Frantic Families Trapped in Their Homes and Running Out of Food After Massive Snowstorm Cripples California
"The craziest part was when the snow kept building and building and building and building, it was to a point where we didn't know," Dustin Boyce tells Inside Edition's Jim Moret. "Without a plow we can't leave."
The unusual wintry weather in California continues to take its toll, especially on those who did not anticipate the massive snowfall.
That is what happened to Meghan and Dustin Boyce, who planned to spend a few relaxing days at their vacation home nestled in the mountains just 80 miles north of Los Angeles.
They arrived at their home last Tuesday with their three children for a planned two-day vacation.
It has now been 7 days and the family is still in the mountains, unable to get home because of the conditions and running out of food.
Things got so bad that 8-year-old Skylar Boyce resorted to eating breadcrumbs for breakfast.
"The craziest part was when the snow kept building and building and building and building, it was to a point where we didn't know," Dustin tells Inside Edition's Jim Moret. "Without a plow we can't leave."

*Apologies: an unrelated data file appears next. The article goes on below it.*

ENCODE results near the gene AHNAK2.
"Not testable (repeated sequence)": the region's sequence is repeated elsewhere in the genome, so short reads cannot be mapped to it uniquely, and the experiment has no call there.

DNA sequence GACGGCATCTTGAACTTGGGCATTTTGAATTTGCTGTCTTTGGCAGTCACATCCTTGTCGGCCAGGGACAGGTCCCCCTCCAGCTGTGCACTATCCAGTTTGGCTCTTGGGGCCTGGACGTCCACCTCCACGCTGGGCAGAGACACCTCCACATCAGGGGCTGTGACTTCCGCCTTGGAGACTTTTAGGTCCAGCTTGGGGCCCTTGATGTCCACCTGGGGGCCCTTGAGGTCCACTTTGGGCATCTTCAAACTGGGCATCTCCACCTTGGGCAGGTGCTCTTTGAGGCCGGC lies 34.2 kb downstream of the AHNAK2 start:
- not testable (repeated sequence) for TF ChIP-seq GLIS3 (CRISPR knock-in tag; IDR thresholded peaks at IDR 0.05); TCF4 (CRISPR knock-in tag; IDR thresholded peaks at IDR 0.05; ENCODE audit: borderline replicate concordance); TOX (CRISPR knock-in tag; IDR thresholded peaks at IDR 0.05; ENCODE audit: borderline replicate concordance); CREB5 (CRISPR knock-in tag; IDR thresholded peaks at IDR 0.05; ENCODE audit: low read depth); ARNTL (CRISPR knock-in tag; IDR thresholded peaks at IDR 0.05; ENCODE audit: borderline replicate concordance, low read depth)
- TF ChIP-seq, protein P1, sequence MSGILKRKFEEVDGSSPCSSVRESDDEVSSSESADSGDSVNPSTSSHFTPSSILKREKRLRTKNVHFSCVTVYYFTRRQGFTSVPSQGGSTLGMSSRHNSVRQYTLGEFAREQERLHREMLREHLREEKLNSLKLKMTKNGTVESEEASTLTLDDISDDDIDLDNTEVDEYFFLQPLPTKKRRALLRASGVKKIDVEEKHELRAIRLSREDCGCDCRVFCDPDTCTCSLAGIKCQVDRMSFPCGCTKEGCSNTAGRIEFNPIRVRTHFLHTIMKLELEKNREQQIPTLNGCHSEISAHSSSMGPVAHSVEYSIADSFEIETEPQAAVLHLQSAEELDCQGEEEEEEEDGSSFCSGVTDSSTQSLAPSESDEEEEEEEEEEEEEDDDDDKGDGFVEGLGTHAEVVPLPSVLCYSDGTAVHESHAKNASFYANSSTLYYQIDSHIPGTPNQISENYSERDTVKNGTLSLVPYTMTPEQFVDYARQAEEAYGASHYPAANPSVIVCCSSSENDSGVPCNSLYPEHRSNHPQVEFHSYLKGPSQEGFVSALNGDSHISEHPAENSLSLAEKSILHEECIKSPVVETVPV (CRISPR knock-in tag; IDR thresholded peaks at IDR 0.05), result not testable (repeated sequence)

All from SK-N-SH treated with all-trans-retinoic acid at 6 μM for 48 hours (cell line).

Meghan started rationing food, but as her concerns grew, she decided to see if emergency services might come to the family's rescue.
"I called 911.yesterday to see what emergency services were available in case you really did completely run out of food," Meghan reveals during the family's interview.
Not long after that call the family got the best food delivery service of their lives.
Good Samaritans who had been following the family's saga on Facebook arrived outside the home with a sled of food.
That is enough to keep the family fed, and these generous acts of kindness are happening all across the state.
Inside Edition travelled to one meeting point were residents are bringing provisions to those in need of food or supplies. Those donations are then distributed by drivers whose vehicles are equipped with snow tires and four-wheel drive.
Another local resident, Natalie Granger, is making her deliverers on foot.
"I feel for these families that came up just to enjoy the beautiful mountains and they had food for maybe just a couple of days," Natalie tells Inside Edition.
And so Natalie heads out into the brutal conditions with her backpack full of food, trudging through the knee-high snow to bring gifts to her neighbors.
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